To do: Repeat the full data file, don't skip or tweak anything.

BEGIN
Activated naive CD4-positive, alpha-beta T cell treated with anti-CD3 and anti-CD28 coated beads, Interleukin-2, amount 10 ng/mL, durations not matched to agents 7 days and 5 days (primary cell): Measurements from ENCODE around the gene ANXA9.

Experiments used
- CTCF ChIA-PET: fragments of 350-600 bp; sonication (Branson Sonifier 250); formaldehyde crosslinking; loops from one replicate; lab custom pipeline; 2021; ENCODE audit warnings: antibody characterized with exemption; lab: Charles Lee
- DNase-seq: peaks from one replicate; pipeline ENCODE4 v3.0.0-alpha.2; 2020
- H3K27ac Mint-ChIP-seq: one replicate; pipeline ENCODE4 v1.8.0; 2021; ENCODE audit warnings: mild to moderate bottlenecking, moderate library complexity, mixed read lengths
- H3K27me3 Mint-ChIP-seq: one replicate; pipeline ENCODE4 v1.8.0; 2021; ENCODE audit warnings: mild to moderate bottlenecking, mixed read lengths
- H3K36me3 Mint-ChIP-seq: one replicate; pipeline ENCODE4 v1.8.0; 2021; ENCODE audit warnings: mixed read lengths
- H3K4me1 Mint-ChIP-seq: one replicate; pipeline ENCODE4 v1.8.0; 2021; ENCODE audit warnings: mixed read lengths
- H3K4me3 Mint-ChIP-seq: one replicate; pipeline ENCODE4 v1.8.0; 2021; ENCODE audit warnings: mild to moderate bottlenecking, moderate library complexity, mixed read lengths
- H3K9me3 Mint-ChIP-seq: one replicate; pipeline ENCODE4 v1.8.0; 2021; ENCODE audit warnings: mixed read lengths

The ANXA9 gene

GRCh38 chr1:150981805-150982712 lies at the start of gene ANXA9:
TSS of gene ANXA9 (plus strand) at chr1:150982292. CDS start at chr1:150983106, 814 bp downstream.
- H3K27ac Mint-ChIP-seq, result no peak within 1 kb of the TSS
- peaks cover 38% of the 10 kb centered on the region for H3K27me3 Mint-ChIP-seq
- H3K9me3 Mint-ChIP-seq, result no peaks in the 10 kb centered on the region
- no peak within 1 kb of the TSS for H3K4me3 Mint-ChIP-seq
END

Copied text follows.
Activated naive CD4-positive, alpha-beta T cell treated with anti-CD3 and anti-CD28 coated beads, Interleukin-2, amount 10 ng/mL, durations not matched to agents 7 days and 5 days (primary cell): Measurements from ENCODE around the gene ANXA9.

Experiments used
- CTCF ChIA-PET: fragments of 350-600 bp; sonication (Branson Sonifier 250); formaldehyde crosslinking; loops from one replicate; lab custom pipeline; 2021; ENCODE audit warnings: antibody characterized with exemption; lab: Charles Lee
- DNase-seq: peaks from one replicate; pipeline ENCODE4 v3.0.0-alpha.2; 2020
- H3K27ac Mint-ChIP-seq: one replicate; pipeline ENCODE4 v1.8.0; 2021; ENCODE audit warnings: mild to moderate bottlenecking, moderate library complexity, mixed read lengths
- H3K27me3 Mint-ChIP-seq: one replicate; pipeline ENCODE4 v1.8.0; 2021; ENCODE audit warnings: mild to moderate bottlenecking, mixed read lengths
- H3K36me3 Mint-ChIP-seq: one replicate; pipeline ENCODE4 v1.8.0; 2021; ENCODE audit warnings: mixed read lengths
- H3K4me1 Mint-ChIP-seq: one replicate; pipeline ENCODE4 v1.8.0; 2021; ENCODE audit warnings: mixed read lengths
- H3K4me3 Mint-ChIP-seq: one replicate; pipeline ENCODE4 v1.8.0; 2021; ENCODE audit warnings: mild to moderate bottlenecking, moderate library complexity, mixed read lengths
- H3K9me3 Mint-ChIP-seq: one replicate; pipeline ENCODE4 v1.8.0; 2021; ENCODE audit warnings: mixed read lengths

The ANXA9 gene

GRCh38 chr1:150981805-150982712 lies at the start of gene ANXA9:
TSS of gene ANXA9 (plus strand) at chr1:150982292. CDS start at chr1:150983106, 814 bp downstream.
- H3K27ac Mint-ChIP-seq, result no peak within 1 kb of the TSS
- peaks cover 38% of the 10 kb centered on the region for H3K27me3 Mint-ChIP-seq
- H3K9me3 Mint-ChIP-seq, result no peaks in the 10 kb centered on the region
- no peak within 1 kb of the TSS for H3K4me3 Mint-ChIP-seq